Day 15 – Gunung Mulu National Park
After a bit of a sleep in we wandered into Kota Kinabalu town centre to check out the Sunday market…it was overcrowded, there was nothing original and it was pretty awful seeing all the puppies and kittens crammed into cages (also scary how many people were taking photos of all the cute animals). So after walking through the market we wandered off to the mall, where Mark got a funky new pair of shorts. By then I was rather peckish so we stopped in at a cafe for some lunch and drinks.
Before we knew it, it was time to get back to the hostel to catch a taxi to the airport.
Waiting in the departure lounge we were surprised at the lack of people on the area. Boarding the plane we soon discovered we were the only two passengers! The air hostesses were pretty cool: “Are you familiar with aircraft safety procedures?” We said yes, “so is it ok if I don’t go through them with you?” And again a yes from us! They also have us a few extra packets of peanuts. Yum.
Descending into the Gunung Mulu National Park was pretty beautiful, dense, lush green vegetation with mountains sticking up at random.
We got off the plane, went through ‘immigration’ and caught a shuttle bus to the national park headquarters to register in the park and check in to our accommodation – pretty awesome to have to walk across a suspension bridge to access the place!
We have a lovely little bungalow that is surrounded by jungle and accessed via timber walkways – at night the animal sounds are almost deafening, but nonetheless cool.
Upon check-in we had to organise all the tours and activities straight away, and we designed a pretty fun few days.
As the sun began to sink in the sky, we managed to cram in two non-guided activities.
Firstly we headed up the Tree Top Tower to see of there was any wildlife to watch – we could see movement in the trees from a flock of birds, but not a great deal else.
Secondly we continued further down the track to see the ‘Bat Exodus’. Along the trail we saw some awesome miniature squirrels. They were probably about 15cm long from head to tail. They are such funny little creatures, dashing from spot to spot with their tails in the air as if they are being chased, then stopping suddenly and chilling out for a bit. We also saw a number of little lizards, butterflies, and Mark’s favourite, a stick insect. We had seen this particular stick insect at the butterfly farm in Penang – they look like a 20-25cm long twig, apart from the two little arms, it’s nearly impossible to say that it isn’t a twig!
At the end of the trail was the by observation area. Between 4 – 6pm the bats exit the caves in search of food. We were quite some distance from the exit point, but you could see swarms of bats buzzing around the cave exit, then suddenly a stream of hundreds would leave the cave in one go and form a river-like stream across the sky. A few seconds later another stream of hundreds more bats would cross the sky. Sometimes the swarms would fly in circles and it looked like there was a black donut in the sky. Pretty amazing/interesting to see.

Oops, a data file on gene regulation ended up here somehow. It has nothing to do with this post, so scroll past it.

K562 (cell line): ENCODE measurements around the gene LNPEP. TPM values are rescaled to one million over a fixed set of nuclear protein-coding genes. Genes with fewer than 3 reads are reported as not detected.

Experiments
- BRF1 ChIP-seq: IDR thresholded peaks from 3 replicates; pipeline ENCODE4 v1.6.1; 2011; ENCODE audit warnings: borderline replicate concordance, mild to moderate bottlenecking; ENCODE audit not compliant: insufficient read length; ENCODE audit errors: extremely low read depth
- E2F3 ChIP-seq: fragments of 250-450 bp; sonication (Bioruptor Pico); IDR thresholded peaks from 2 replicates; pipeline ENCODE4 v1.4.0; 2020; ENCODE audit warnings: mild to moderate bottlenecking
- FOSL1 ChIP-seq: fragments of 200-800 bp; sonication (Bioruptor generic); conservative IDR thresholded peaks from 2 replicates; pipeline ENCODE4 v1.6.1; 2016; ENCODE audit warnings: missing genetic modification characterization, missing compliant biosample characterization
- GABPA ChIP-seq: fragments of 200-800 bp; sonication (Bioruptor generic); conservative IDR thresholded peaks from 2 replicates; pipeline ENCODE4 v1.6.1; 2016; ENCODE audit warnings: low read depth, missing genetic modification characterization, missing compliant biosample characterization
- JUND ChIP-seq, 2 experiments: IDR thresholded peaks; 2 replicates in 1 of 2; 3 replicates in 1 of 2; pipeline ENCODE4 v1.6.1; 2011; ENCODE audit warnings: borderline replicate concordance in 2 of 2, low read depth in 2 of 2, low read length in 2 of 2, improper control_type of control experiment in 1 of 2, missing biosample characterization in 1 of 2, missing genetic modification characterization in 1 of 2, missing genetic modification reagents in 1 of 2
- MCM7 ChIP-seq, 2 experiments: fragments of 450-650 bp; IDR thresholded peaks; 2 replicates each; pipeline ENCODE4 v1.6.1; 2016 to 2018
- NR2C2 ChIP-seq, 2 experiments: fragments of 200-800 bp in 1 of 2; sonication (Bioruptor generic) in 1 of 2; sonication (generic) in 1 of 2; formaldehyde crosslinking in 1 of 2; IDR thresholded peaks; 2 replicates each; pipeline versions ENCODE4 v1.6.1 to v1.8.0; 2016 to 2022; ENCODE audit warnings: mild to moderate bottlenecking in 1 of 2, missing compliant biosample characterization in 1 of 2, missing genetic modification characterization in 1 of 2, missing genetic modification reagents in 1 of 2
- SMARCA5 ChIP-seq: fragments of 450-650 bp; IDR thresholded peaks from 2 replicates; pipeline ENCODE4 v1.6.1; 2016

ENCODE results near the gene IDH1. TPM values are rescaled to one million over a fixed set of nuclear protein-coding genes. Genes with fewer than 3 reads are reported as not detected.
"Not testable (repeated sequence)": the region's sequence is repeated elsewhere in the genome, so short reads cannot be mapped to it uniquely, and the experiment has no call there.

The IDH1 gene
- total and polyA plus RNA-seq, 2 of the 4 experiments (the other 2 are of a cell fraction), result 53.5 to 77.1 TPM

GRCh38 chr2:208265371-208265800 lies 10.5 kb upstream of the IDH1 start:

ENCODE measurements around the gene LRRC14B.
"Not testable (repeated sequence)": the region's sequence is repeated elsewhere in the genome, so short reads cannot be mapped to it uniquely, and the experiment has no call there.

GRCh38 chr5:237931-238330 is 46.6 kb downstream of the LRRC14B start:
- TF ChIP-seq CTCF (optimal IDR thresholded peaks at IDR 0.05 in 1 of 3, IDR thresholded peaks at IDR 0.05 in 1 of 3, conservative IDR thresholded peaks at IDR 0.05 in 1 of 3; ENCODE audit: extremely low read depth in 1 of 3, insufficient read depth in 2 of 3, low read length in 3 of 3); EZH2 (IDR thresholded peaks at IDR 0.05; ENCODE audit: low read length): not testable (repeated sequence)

Around 6pm the bats appeared to all have made their exit, so we walked back to the national park headquarters for some dinner, and then a chilled out evening in our bungalow, reading books.
Day 16 – Gunung Mulu National Park
We started the day with a guided canopy walk. Our guide Francesca taught us a little bit about the area, as well as showing us more of the wildlife.
Along the walk we saw a vibrant green viper, a bright orange kingsfisher, various different insects and birds and my favourite, more Pygmy Squirrels (so the squirrels we had seen earlier weren’t baby squirrels, they were duly grown Pygmy squirrels…so cute!) I tried valiantly to get a photo of a squirrel but I am yet to find out if I was successful, those little guys dart about so quickly!
The canopy walk was suspension bridges about 20-30metres above the jungle floor. It was lovely an peaceful up amongst the trees, unfortunately though we didn’t really see any new or different animals.
One thing I learned during the walk that I found interesting was that the area is named Mulu by mistake. When people came to discover the area they recorded the name of the area as M. Ulu. Ulu means “up river” and mountains was marked on the map as M. so it was “mountains up river”. By the time the notes and maps made it back to the map makers in England, the text was not as legible as when it was written and the area was named on the map as “Mulu”.
After our morning tour we had some time to fluff around, so we checked out emails, read our books and had some lunch.
At 2pm we set off on our afternoon tour to Lang Cave and Deer Cave with our guide Esther and 4 other tourists (including a loud, annoying American). We walked the 45minutes to the cave entrance and had a 20minute breather before heading in.
We started with Langs Cave, which is actually a portion of Deer Cave. We walked a loop of Langs Cave before going out and entering Deer Cave. Deer Cave was so called because many deer used to come and drink the water that passed through the cave as it was nice and salty from all the bat guano and bird droppings. Deer cave is the largest cave passage in the world.It was quite wide an had very high ceilings, large portions of the ceiling in specific areas are solid black with millions upon millions of bats. Both Langs and Deer caves had the usual suspects: stalactites and stalagmites, but I didn’t think any of the formations I saw were particularly amazing.
Apart from the astounding size of the caverns, the highlights of Deer Cave were the entry point where the wide mouth of the cave opened out to the lush green rainforest (which of course was experiencing a downpour) and towards the back of the cave there was an area called “Garden of Eden”, as well as an Adam shower and an Eve shower. The Adam and Eve showers were like enormous stalactites that were hollow, allowing all the rain from outside to flow through as a shower – they looked pretty awesome, but I don’t think the photos show the water pouring through them. The Garden of Eden was a beautiful lush green, untouched section of the rainforest that could be seen through an opening in the cave.